Increasing sales is of no use unless you know are making a profit on those sales. The old saying “we lose a little bit on every sale but make it up in volume, ” sadly often turns out to be true for many a small business. An owner (or prospective owner) really must understand the key financial concepts in their industry. For food, know your food costs. Know the average ratios for your part of the industry. There is an incredible amount of valuable, low cost information on the web, your local library and your local community college. Use it.
The ‘rule of thumb’ in food is that your food costs should be about a third of gross income. So basically take the cost of an item, triple it, and that is the sales price. $10 steak plate sells at 29.99 Now what is hard about that? Nothing, as long as you can sell a $30 steak plate to your customers in your market. The food cost rule of thumb is for the entire menu, so it is OK to have some items exceed the rule of thumb as long as what is actually sold, at the end of the day, comes in under the target food cost percentage. If you sell 1 steak for every 3 pasta dinners, you’re probably OK to reduce the steak plate price as pasta usually has a much higher margin than steak. Or perhaps you need to reduce the wrap costs (garnish, sides…). Or train your waitstaff to sell sides, beverages and deserts with higher margins.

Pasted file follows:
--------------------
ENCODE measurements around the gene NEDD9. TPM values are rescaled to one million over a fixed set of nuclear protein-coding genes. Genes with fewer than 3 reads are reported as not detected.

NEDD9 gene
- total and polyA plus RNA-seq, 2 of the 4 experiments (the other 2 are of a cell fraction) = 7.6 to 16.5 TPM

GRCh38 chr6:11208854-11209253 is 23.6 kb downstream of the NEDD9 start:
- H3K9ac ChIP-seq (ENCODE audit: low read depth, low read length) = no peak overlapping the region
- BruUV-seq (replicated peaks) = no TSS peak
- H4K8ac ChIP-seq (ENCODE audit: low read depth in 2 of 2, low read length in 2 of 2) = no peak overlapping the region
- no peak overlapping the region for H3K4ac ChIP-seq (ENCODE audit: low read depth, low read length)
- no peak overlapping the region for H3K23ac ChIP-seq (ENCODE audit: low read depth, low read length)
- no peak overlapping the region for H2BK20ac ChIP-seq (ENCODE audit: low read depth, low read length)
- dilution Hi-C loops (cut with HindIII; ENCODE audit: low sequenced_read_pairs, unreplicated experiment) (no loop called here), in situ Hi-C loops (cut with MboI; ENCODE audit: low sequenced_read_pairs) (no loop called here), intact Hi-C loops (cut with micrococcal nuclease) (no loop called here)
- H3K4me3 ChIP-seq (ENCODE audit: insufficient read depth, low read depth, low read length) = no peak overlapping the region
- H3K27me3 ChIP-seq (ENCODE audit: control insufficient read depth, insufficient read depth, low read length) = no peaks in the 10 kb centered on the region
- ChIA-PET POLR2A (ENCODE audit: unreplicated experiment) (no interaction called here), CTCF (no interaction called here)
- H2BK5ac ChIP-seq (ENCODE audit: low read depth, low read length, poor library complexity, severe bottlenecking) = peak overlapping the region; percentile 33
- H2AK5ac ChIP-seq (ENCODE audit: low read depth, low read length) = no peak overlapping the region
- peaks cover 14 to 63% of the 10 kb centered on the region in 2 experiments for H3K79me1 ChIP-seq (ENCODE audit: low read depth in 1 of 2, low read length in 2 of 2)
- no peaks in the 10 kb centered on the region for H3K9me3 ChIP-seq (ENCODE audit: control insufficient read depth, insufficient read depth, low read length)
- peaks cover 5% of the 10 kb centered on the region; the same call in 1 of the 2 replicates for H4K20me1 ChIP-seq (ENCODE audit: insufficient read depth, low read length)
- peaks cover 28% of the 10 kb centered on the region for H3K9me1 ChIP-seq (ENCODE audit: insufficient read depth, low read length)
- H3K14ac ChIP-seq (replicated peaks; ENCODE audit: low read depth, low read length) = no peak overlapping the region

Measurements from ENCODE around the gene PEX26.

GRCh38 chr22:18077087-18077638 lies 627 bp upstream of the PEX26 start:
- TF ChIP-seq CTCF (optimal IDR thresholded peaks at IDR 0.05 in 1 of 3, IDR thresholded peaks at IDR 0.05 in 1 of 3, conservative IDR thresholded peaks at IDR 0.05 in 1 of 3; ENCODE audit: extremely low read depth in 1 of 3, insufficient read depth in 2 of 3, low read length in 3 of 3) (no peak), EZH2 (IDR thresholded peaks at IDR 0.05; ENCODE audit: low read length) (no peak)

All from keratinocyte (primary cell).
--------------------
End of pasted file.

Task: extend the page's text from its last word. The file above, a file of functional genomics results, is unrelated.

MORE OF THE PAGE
So making a profit means first of all managing your overall food cost and your sales mix. And adjusting the menu, the specials and the inventory based on actual saless and actual costs. So you need to track sales and costs on a regular basis. Get food costs and sales reporting going on a regular basis, then turn your attention to your other costs.
After that you can adjust pricing, try specials, even coupons to increase sales – as long as you are managing your margins. A profit margin gives you room to experiment, a margin for error.